'There needs to be justice': Family of B.C. girl calling for appeal following mother's acquittal in murder trial
Warning: Disturbing content
All over the walls and shelves at Steve Rosa’s Metro Vancouver home, the smiling face of his little girl beams out from dozens of framed photos.
“She was full of life. She was always on the go,” he said of Aaliyah Rosa. “She was loved by everybody.”
Rosa last saw the seven-year-old alive on July 22, 2018, when he dropped her off for a scheduled visit with her mother, Kerryann Lewis, who had two unsupervised visits a week with the little girl at the time. The child's body was found that evening at Lewis’s Langley apartment. On Sept. 3 of this year, a Supreme Court Justice acquitted Lewis of first-degree murder in her daughter’s death.
On Tuesday, Rosa spoke with CTV News Vancouver about the case, and shared his disappointment in the verdict.
“A lot of confusion and anger and shock when she said not guilty. I just couldn’t understand,” he said. “It brings me right back to day one.”
In her reasons for judgement, Justice Martha Devlin outlined how the little girl’s wet body, clothed in a pink bathrobe, shorts, and underwear, was found next to the ensuite bathtub. Devlin said the little girl had two drugs in her system, including Ativan, which was found in the apartment, and which Lewis filled an emergency prescription for that morning.
Devlin found as a fact Lewis gave drugs to her daughter, but did not find she planned to kill her.
“Another reasonable and plausible theory is that Ms. Lewis gave Aaliyah the drugs to to subdue or relax Aaliyah, in order to keep Aaliyah quiet while Ms. Lewis dealt with her own emotional distress,” Devlin said.
Devlin also found a defence theory regarding a pre-existing condition known as arrested hydrocephalus was a plausible factor that may have contributed to the little girl's death.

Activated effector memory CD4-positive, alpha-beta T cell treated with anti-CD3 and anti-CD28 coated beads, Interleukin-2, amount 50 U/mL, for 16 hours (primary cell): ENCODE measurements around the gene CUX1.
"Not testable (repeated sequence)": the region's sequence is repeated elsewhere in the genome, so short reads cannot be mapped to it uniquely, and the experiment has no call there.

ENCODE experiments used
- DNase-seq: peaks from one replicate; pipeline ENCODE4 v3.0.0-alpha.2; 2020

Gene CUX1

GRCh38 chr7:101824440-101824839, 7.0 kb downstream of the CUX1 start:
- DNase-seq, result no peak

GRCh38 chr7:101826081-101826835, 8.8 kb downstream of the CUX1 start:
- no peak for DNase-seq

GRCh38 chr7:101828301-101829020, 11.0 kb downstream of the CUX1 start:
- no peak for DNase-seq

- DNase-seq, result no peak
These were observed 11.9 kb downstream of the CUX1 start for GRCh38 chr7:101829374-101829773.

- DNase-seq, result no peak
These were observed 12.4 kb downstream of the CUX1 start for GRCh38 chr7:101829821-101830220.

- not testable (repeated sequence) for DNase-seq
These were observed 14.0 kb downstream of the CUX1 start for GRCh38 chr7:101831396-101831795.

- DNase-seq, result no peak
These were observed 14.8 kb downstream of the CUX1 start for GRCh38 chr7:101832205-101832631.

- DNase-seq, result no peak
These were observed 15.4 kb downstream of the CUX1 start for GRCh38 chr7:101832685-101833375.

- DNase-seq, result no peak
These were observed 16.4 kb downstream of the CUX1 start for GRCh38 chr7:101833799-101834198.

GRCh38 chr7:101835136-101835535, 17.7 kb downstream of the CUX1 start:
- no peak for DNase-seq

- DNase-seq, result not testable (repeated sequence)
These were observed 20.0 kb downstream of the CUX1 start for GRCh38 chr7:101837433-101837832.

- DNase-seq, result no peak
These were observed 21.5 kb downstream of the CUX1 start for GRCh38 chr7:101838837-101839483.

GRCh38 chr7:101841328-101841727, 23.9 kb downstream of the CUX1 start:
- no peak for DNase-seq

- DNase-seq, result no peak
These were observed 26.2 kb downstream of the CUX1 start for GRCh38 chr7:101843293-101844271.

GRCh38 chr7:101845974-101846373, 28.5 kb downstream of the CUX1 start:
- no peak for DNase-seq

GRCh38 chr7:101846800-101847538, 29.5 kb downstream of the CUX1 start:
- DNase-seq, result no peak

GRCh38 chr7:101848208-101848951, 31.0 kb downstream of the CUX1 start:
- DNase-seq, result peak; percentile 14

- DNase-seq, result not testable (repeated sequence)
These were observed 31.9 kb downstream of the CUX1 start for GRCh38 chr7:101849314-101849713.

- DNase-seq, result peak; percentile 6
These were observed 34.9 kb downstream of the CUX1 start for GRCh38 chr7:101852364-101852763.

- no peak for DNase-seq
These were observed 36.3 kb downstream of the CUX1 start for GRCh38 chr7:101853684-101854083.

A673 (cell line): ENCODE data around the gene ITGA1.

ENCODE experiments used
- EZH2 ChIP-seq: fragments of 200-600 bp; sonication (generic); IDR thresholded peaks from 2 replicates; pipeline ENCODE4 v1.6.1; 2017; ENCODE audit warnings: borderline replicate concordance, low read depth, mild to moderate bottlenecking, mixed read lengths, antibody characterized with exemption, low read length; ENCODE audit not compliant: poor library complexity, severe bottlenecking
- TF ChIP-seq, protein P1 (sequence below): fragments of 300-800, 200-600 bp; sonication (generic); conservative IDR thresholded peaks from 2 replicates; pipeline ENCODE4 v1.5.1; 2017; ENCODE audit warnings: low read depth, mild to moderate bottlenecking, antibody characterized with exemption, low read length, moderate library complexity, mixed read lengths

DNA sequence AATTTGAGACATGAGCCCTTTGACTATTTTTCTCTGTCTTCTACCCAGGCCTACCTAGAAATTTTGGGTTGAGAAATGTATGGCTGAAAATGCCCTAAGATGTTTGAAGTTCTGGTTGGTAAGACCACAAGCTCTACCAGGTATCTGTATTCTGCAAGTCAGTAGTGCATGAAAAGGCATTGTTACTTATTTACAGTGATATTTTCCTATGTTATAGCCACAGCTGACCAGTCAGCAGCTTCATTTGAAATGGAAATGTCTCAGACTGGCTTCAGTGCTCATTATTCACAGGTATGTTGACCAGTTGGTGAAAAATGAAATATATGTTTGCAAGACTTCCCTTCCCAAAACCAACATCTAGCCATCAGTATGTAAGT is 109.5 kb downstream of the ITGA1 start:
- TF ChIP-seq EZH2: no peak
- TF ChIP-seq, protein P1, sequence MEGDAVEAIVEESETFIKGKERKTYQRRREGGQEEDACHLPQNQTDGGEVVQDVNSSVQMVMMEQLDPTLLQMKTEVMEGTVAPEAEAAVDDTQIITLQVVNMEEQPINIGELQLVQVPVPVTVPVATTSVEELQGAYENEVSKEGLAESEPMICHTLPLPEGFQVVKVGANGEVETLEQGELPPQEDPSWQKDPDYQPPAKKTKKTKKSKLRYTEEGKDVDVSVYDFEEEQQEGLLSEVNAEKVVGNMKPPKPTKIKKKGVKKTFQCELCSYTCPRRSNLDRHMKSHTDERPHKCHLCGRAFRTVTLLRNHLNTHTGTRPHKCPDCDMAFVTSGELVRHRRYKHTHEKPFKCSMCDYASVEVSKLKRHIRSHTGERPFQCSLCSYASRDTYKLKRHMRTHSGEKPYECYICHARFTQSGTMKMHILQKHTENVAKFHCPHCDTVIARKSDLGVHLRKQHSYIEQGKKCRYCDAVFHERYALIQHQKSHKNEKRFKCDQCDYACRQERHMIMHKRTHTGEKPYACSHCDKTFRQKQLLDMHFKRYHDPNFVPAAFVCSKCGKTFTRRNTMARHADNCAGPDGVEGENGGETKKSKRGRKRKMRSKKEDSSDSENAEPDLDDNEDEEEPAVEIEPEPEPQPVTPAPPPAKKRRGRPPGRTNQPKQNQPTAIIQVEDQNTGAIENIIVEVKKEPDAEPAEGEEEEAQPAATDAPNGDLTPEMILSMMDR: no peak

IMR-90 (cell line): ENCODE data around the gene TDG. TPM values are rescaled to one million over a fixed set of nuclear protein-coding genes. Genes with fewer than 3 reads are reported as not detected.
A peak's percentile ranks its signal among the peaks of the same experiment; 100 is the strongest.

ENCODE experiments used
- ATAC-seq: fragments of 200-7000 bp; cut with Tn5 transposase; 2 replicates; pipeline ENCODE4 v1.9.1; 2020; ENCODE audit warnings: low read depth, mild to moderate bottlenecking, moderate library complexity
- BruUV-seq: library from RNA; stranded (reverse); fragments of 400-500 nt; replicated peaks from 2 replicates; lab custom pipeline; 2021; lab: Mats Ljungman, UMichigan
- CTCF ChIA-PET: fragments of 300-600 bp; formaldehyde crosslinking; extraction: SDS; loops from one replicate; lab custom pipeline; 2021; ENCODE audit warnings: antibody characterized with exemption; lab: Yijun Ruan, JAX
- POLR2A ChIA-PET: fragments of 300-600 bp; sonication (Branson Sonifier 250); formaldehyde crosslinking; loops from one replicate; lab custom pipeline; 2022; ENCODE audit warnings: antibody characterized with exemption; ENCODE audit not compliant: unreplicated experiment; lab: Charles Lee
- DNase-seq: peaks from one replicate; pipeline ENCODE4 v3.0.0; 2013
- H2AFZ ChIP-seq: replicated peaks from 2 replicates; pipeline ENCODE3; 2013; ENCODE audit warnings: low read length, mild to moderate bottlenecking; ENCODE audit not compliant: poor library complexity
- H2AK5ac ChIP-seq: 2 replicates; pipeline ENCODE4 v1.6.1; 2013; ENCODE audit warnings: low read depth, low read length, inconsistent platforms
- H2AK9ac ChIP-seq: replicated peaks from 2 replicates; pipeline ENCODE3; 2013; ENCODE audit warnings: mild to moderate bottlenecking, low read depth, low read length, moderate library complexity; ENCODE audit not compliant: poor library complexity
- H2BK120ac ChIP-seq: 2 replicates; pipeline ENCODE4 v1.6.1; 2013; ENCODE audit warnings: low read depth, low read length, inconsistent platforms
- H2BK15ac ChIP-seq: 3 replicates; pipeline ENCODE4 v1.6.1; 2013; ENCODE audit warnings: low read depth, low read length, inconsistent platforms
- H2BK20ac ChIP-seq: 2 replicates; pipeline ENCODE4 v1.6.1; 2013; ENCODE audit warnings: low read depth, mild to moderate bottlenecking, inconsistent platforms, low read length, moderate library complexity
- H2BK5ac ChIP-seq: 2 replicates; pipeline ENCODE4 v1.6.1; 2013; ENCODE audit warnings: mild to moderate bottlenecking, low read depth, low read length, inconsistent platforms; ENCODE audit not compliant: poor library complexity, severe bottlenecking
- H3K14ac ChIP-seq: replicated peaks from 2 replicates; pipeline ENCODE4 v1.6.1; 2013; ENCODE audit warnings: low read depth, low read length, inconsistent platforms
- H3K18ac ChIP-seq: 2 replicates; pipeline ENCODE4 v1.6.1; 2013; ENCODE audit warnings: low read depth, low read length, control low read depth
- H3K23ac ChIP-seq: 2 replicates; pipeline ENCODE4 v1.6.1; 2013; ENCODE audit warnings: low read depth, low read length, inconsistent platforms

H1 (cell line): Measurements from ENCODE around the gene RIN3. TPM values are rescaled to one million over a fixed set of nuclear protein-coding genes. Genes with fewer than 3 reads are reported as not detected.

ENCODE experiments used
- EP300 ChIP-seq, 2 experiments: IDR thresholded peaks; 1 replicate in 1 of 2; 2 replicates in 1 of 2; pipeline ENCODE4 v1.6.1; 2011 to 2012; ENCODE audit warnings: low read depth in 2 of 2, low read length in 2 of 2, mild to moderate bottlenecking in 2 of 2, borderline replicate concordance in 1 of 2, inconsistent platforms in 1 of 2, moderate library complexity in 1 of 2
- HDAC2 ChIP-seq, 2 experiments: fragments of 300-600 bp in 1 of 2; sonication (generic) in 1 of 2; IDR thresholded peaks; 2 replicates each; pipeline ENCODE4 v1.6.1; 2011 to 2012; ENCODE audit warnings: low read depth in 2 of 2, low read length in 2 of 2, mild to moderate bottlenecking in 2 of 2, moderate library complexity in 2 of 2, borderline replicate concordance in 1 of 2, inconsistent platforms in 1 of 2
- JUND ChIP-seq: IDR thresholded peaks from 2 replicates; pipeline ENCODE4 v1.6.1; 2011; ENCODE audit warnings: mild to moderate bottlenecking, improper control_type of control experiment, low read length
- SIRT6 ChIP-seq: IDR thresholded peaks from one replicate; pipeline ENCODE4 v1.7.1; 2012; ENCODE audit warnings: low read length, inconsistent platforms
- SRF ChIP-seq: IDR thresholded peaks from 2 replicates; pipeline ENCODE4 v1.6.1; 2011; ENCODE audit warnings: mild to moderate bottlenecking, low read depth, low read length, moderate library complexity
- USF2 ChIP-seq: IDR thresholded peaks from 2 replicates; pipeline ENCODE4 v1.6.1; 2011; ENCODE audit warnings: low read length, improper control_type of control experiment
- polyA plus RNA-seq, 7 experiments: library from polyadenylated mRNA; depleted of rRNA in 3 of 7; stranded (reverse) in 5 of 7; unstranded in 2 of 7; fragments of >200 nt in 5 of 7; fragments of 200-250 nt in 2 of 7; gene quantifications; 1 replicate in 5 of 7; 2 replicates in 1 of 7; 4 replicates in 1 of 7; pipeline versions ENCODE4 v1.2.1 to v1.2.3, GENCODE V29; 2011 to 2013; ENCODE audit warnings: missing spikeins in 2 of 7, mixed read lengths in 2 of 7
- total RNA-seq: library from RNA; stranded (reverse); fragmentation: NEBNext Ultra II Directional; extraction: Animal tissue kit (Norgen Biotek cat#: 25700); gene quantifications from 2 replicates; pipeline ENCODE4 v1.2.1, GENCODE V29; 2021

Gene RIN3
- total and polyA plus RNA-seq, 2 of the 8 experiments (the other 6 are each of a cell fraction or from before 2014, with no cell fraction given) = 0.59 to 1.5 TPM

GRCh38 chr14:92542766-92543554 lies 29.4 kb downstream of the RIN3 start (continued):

The court also heard Aaliyah had injuries to her head and neck. Devlin said there was no evidence showing how or when those occurred.
“The defence submits that the circumstantial evidence supports a reasonable and plausible theory that Aaliyah accidentally incurred a mild head trauma, which triggered a ‘vicious cycle’ of edema and cerebral swelling,” Devlin said, and added a possible scenario included Aaliyah losing her balance and falling into the bath due to the effect of the drugs, the effects triggered by the head injury, or both combined.
“While it may be shocking to think that Ms. Lewis would leave her own daughter lying on the bathroom floor upon discovering her in the water, without seeking assistance, that does not logically lead to the only reasonable conclusion, considering all of the evidence, being that Ms. Lewis drowned Aaliyah. There is no evidence from which I can conclude that Aaliyah was either alive or dead at the time Ms. Lewis found her in the water, and there are other reasonable and plausible inferences that can be drawn, such as panic, embarrassment or shame, or fear of false accusation.”
Rosa said he wants someone held accountable for his daughter’s death, and hopes to see an appeal of the verdict.
“I don’t want it to go away quietly, that’s for sure,” he said. “Something more needs to happen. There needs to be justice for Aaliyah.”
Thousands have now signed on to an online petition started by a family friend calling for an appeal in the case.
In a statement sent to CTV News, Aaliyah’s aunt Kim Rosa shared memories of her young niece, and her own call for justice.
“Even with the simplest things, her joy was genuine and contagious,” she wrote, adding Aaliyah always made her laugh and was full of energy, but still loved to snuggle. “Our entire legal system let Aaliyah down.”
Steve Rosa said the outcome of the case has affected everybody who loves Aaliyah.
“Everybody is definitely upset,” he said “A lot of people are very angry.”
The Cown has 30 days to file a notice of appeal. The BC Prosecution Service said it is reviewing the verdict, and no decision has been made yet.
Rosa said he is grateful for the work of the Integrated Homicide Investigation Team and prosecutors, and that getting justice for his daughter is “everything” to him.
“She’s not here anymore. She can’t speak for herself,” he said. “It’s just not fair.”